Kibbitzing with Caplan

Columnist Lois Caplan

By Lois Caplan

THE JERRY PASS COOKING FOR WELLNESS SPRING FLING, a program of the Cancer Support Community of Greater St. Louis, begins Monday, April 29 from noon to 2 p.m. at the Cancer Support Community, Miss Mary’s Kitchen, at 1058 Old Des Peres Road. Begun in 2009 by funding and inspiration from Jeanne Pass and her three daughters, Cindy Hyken, Carol Garson and Cathie Kessler, the purpose of the cooking program is to teach cancer patients and their loved ones the basics on nutrition such as how nutrition can affect certain cancers and the different effects real and processed food has on the body. All programs are completely free of charge and are offered in a comfortable, home-like environmen

Now I will attempt the impossible by trying to tell you about this program and the Cancer Support Community in a few paragraphs, condensed from the 14 pages of information provided to me by CSC”s Linda Novak Bernardy . Taught by professional chefs, participants learn healthy eating habits to reduce the risk of recurrence, learn what to eat when they don’t feel like eating, learn to avoid food that may slow down digestion and what foods make digestion easier while building their immune system through what they eat.  If you think this sounds boring, let me tell you about kitchen herbs and salad greens. “Learn how to plant, grow and use herbs and micro-greens in your kitchen.  Turn simple dishes into savory and sensational meals,” according to chef Maria Ojascastro.

Cancer Support Community of Greater St. Louis is a non-profit organization whose mission is to ensure that all people impacted by cancer are empowered by knowledge, strengthened by action and sustained by community. All programs, free of charge, are offered in a comfortable, home-like environment and include support groups, educational workshops, nutrition and exercise programs and stress reduction classes to empower individuals affected by cancer.

To RSVP for the Jerry Pass Cooking for Wellness class or for more information call CSC at 314-238-2000 or sign up on line at

SPRING HAS FINALLY SPRUNG and Hadassah/ St. Louis Chapter is recognizing that with a private tour of the Japanese garden and other gardens on Sunday, May 5 at 10 a.m. at the Missouri Botanical Garden, 4344 Shaw Avenue. A Dutch treat lunch will follow at Café Flora. Cost of the tour is $10 per person plus cost of your lunch. RSVP to Hadassah, 12 Millstone Campus Drive, St. Louis 63146, by phone at 314 991 0434 or on line at st.louis@hadassah.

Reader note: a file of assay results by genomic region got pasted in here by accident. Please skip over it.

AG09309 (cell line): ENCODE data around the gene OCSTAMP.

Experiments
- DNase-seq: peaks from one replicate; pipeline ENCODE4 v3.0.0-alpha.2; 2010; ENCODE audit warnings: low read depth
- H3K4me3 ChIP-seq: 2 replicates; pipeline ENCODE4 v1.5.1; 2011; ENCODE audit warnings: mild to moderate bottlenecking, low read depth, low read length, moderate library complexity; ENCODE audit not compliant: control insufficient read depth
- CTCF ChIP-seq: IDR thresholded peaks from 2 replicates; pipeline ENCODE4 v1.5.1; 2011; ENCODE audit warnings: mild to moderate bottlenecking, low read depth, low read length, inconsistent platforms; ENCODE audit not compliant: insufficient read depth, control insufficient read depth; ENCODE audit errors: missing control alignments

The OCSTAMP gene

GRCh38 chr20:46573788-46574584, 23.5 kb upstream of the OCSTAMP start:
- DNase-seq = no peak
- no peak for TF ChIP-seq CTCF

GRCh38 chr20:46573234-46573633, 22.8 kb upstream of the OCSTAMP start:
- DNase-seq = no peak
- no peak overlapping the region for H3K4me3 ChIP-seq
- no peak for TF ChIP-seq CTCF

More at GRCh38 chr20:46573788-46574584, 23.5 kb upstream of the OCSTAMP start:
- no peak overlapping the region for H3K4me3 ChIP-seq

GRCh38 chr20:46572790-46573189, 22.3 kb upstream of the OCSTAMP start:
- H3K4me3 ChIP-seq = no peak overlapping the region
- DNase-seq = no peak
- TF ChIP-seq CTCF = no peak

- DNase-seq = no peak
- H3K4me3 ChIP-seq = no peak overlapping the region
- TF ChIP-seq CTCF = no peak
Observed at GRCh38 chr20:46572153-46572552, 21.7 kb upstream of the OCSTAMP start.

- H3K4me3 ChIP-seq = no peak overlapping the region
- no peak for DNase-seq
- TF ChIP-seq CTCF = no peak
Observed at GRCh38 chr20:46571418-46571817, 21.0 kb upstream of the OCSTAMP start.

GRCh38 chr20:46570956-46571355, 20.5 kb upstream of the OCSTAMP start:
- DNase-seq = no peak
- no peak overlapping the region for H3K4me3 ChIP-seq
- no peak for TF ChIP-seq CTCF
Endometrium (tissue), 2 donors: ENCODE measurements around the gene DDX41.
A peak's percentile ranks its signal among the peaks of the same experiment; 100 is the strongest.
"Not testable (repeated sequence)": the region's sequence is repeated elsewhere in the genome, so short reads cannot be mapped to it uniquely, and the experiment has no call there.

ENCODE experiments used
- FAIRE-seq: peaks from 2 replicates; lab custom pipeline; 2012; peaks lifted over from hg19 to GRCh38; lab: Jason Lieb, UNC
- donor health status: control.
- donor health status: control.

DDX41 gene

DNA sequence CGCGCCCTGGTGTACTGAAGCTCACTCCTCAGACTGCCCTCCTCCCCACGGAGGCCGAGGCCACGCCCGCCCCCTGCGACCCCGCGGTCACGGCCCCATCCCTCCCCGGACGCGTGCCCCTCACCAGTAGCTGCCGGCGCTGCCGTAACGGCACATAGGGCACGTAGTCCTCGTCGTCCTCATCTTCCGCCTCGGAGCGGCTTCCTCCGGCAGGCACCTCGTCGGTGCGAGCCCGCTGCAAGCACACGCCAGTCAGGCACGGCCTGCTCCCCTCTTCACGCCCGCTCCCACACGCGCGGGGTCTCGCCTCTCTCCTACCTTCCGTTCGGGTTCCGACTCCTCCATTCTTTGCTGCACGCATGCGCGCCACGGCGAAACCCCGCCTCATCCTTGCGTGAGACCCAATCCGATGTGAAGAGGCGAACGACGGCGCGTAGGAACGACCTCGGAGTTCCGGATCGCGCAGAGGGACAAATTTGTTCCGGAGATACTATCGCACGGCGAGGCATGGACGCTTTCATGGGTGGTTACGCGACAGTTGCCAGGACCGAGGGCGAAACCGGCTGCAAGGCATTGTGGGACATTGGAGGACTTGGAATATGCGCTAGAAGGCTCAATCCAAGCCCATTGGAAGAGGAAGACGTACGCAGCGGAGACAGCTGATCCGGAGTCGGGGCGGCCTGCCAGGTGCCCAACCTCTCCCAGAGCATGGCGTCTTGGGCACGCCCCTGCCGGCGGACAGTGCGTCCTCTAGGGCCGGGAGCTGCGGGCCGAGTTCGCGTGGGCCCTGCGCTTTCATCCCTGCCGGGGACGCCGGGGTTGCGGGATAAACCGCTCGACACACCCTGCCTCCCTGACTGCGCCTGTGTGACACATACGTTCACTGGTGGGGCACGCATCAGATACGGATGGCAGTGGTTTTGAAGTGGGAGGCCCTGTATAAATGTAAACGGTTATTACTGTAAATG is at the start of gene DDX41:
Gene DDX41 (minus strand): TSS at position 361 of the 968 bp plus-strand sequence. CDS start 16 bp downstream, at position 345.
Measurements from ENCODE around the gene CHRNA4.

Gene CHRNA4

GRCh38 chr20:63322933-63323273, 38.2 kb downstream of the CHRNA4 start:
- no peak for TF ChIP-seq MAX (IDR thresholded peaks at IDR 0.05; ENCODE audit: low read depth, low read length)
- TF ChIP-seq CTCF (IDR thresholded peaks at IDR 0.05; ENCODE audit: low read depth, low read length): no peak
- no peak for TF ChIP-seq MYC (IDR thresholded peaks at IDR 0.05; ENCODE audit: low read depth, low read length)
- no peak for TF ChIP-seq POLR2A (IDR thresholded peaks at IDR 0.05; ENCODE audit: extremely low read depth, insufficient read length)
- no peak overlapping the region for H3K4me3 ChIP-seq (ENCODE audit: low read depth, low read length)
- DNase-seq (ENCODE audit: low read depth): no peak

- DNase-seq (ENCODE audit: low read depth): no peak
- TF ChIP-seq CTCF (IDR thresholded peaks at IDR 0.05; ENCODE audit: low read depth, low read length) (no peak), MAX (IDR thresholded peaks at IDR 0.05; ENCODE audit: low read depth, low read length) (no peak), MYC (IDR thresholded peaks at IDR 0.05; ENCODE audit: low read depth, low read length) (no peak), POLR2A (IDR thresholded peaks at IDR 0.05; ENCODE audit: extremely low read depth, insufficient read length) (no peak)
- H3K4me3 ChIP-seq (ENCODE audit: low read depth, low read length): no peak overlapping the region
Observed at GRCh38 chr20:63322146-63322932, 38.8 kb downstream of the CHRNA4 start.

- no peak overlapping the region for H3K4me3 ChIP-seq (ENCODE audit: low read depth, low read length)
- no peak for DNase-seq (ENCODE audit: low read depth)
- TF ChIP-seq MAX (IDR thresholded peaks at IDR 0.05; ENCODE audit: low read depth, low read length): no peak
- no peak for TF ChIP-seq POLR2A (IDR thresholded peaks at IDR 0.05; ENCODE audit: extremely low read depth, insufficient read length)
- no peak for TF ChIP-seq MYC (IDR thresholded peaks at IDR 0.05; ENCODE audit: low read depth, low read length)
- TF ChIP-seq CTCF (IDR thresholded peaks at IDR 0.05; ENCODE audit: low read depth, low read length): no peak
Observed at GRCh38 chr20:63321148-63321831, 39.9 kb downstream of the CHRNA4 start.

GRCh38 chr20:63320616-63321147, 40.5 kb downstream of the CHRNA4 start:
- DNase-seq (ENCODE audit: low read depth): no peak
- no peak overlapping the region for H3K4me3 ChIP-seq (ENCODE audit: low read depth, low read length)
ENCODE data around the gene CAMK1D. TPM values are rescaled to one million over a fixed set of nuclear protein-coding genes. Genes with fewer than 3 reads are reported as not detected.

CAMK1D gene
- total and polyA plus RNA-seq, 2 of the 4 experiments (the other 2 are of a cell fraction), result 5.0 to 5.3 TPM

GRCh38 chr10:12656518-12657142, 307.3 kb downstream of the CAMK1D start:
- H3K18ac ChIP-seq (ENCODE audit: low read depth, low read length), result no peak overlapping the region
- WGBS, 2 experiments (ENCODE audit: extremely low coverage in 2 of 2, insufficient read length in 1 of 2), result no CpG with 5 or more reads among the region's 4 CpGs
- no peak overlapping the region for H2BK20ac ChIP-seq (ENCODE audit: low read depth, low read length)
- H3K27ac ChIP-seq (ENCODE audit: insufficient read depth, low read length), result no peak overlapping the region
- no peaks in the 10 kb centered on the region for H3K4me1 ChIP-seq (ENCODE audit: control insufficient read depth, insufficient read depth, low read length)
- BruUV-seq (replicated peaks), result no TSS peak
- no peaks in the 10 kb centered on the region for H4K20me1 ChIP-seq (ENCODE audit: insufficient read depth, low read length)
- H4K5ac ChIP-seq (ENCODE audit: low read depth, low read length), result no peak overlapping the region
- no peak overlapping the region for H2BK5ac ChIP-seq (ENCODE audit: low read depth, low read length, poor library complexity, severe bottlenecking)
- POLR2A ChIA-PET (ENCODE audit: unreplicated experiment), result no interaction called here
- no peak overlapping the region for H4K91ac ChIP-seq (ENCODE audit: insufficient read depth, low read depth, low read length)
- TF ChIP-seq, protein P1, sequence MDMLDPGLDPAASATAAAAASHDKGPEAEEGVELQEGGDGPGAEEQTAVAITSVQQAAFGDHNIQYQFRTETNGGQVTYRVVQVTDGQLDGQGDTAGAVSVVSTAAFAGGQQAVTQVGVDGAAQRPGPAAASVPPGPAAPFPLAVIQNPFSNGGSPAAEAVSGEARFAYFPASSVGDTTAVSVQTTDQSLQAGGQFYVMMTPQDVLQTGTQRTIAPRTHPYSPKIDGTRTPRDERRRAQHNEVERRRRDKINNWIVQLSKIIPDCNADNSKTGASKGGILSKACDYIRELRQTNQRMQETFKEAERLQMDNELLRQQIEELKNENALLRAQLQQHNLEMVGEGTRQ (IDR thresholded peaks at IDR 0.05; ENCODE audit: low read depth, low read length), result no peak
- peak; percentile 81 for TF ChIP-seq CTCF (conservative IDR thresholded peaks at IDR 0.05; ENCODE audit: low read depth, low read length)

BULLYING IS WHAT BIG MEAN KIDS DO to defenseless little kids.  At least that is how I have perceived the word. Yet the biggest bully of the 20th century was Adolf Hitler, not physically big but hateful and destructive beyond anyone’s imagination.  St. Louisan Susan Winter Balk, who recognized this fact, decided to attempt to break the cycle of hate that has prevented “never again” from happening after the Holocaust. To accomplish her mission, Balk organized HateBreakers, an organization dedicated to breaking the cycle of hate.

The first annual HateBreakers Awards are to be given to heroes who have transcended the horrors of hate and found the moral courage to become leaders and healers. On Monday, May 20 at 7 p.m. at the Frontenac Hilton there will be an hors d’oeuvres reception and awards ceremony to honor four heroes.  They are Annie Kopp, a senior at Ladue High School and a HateBreaker against bullying: Genocide Breaker Dr. Lawrence Jehling; Educator Graie Barasch-Hagans; and Peter Yarrow, a bullying survivor in his childhood who 10 years ago founded a nonprofit organization called Operation Respect to help teach children ”never again” about bullying. Yarrow (who is Jewish, believe me), is the Peter of Peter, Paul and Mary and will perform at the event, which is sponsored by Webster University’s Institute for Human Rights and Humanitarian Studies and presented by New Conscience. Inc. For reservations starting at $35 per person send your check, payable to Hate   Breakers, c/o Susan Balk, 135 Mystic Meadows Lane, St. Louis MO 63141.

RETT SYNDROME, a genetic neurological disorder that occurs mainly in girls, affects more than 200,000 females worldwide. The disease strikes in early childhood and results in a regression leading to lifelong impairments including speech loss, hand use and mobility. It is often misdiagnosed as autism or cerebral palsy and has no cure. On Saturday May 4 the Rett Syndrome Foundation (RSF) will hold its sixth annual St. Louis Strollathon, a one-mile, fundraising, family-friendly stroll in Tilles Park with registration at 9 and the start at 10. Joyce Opinsky, Strollathon chair, is the mother of a daughter who has Rett Syndrome.  Joyce will be happy to share more information with you. Call her at 314 878 0868 or e-mail her at [email protected]. Take the kids. They’ll enjoy Fredbird, other entertainment and refreshments.


NEVER PASS UP A FREE PARTY, especially if it is at the fun filled Third Degree Glass Factory, 5200 Delmar Blvd. On Friday night, May 17, the public is invited to a 6 to 10 p.m. party. Anne Murphy, Director of Marketing, suggests that you can “chow down with Food Truck Fare and enjoy Maple Jam which cranks out the blues.” As always there are opportunities to make a hands-on paperweight, fused jewelry, glass tile or beads. You can even get a free henna tattoo, which may not appeal to you but the kids will love it.